Sitting on the couch, eating popcorn, and watching a movie is a favorite family activity. Many families enjoy watching movies and TV shows together. However, a lot of parents have questions about sharing media with their kids. How much screen time is too much? How do you know if a movie is appropriate? Here are some answers to these common questions.
How Much Time Should Children Spend Watching Movies And Screen-Time?
Here are some guidelines from the American Academy of Pediatrics (AAP) for children at different ages.
- Under 18 months – screen time should only be used for video chatting.
- For children 18-24 months – watch high-quality programming with your child.
- For children 2 – 5 years old – try to limit screen time to 1 hour a day of high-quality programming. It is recommended that parents watch and use media with their children and help them apply what they see to the world around them. For example, a parent could say to their child, “Baby Bear got mad when he had to share at school. Is it hard to share toys?”
- For children ages 6 and up, guidelines put more emphasis on parents setting limits that reflect their values.
- Limits should be consistent
- Screen time should not take the place of adequate sleep, physical activity, or time with friends and family
How to Know if Your Child is Having Too Many Movies And Screen-Time?
Some symptoms of too much screen time are:
- Lack of energy
- Loss of interest in other activities
- Seeming pre-occupied with watching a show or playing a game
- Behavioral concerns
- Loss of sleep
How To Pick Appropriate Movies And Screen-Time Activities For Your Child
It can be difficult to know if a movie or game is appropriate for your child. Here are some ways make choices for your child.
- It may be helpful to think about what are the most important values you want for your child to learn from you. Maybe it is the value of hard work or honesty or kindness. Knowing what you want for your child to learn, can help you discriminate between movies that fit these values and those that don’t.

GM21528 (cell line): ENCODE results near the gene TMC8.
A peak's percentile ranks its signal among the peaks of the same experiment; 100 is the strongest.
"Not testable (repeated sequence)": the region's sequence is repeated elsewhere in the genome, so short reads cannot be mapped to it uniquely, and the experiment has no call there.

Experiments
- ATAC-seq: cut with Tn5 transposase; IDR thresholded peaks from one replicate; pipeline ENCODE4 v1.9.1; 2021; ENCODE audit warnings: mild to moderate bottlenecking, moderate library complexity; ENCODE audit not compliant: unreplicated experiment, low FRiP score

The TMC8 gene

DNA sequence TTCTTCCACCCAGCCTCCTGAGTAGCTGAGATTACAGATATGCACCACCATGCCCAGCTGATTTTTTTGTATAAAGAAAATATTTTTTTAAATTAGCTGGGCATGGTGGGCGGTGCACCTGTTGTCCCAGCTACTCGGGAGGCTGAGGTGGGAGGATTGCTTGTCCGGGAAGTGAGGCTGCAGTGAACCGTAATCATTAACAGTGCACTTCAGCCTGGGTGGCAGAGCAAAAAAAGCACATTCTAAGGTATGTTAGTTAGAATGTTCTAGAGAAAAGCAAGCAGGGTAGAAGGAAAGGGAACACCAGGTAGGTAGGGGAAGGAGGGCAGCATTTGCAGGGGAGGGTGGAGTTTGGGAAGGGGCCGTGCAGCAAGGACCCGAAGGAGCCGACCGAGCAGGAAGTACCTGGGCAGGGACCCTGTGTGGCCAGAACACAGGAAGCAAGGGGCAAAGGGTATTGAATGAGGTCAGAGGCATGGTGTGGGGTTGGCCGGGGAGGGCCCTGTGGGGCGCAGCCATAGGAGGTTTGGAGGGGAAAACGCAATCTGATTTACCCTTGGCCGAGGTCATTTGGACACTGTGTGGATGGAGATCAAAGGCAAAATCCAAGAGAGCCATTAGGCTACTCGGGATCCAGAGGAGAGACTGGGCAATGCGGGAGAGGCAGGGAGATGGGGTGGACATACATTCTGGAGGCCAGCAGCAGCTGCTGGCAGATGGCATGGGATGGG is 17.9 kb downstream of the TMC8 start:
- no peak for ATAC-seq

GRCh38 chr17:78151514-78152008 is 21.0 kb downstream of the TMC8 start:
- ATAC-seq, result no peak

- You can find information about movies including age recommendations and relevant questions to ask your child here.
- You may want to see some movies or play some games before you share them with your children. It would be impossible for you to watch every movie that you share with your children but for some movies that you really question, watching ahead of time might be helpful.
- If you are questioning a movie, ask friends or family members who share your values, about a movie.
- Watch new movies with your child. Talk to your child about what they have seen. Talk about the difference between movies and real life. Ask your child what he or she thinks about what you are watching.
If you have any concerns about your child’s emotional or behavioral health, you may want to seek out a child therapist for an evaluation and suggestions.
A lot of parents are trying to figure out how to parent in an electronic world. This post is part of a series by Ms. Luria on how to navigate media in order to meet your parenting goals and keep your children safe. Next post is focusing on how to pick appropriate movies for your family.
Author: Jennifer Luria
Jennifer Luria is a highly skilled child and adolescent psychotherapist. Ms. Luria holds a Masters in Social Work from the University of Iowa. She was employed by the Center for Disabilities and Development at the University of Iowa Hospitals and Clinics for 8 years, and recently has joined the staff at Hope Springs. Ms. Luria has a very warm and compassionate style, which she balances with the ability to effectively set goals and bring about results with her patients. She is also certified in Parent Child Interaction Therapy, as well as Trauma Focused Cognitive Behavioral Therapy (Certified Therapist). She is currently accepting new patients.
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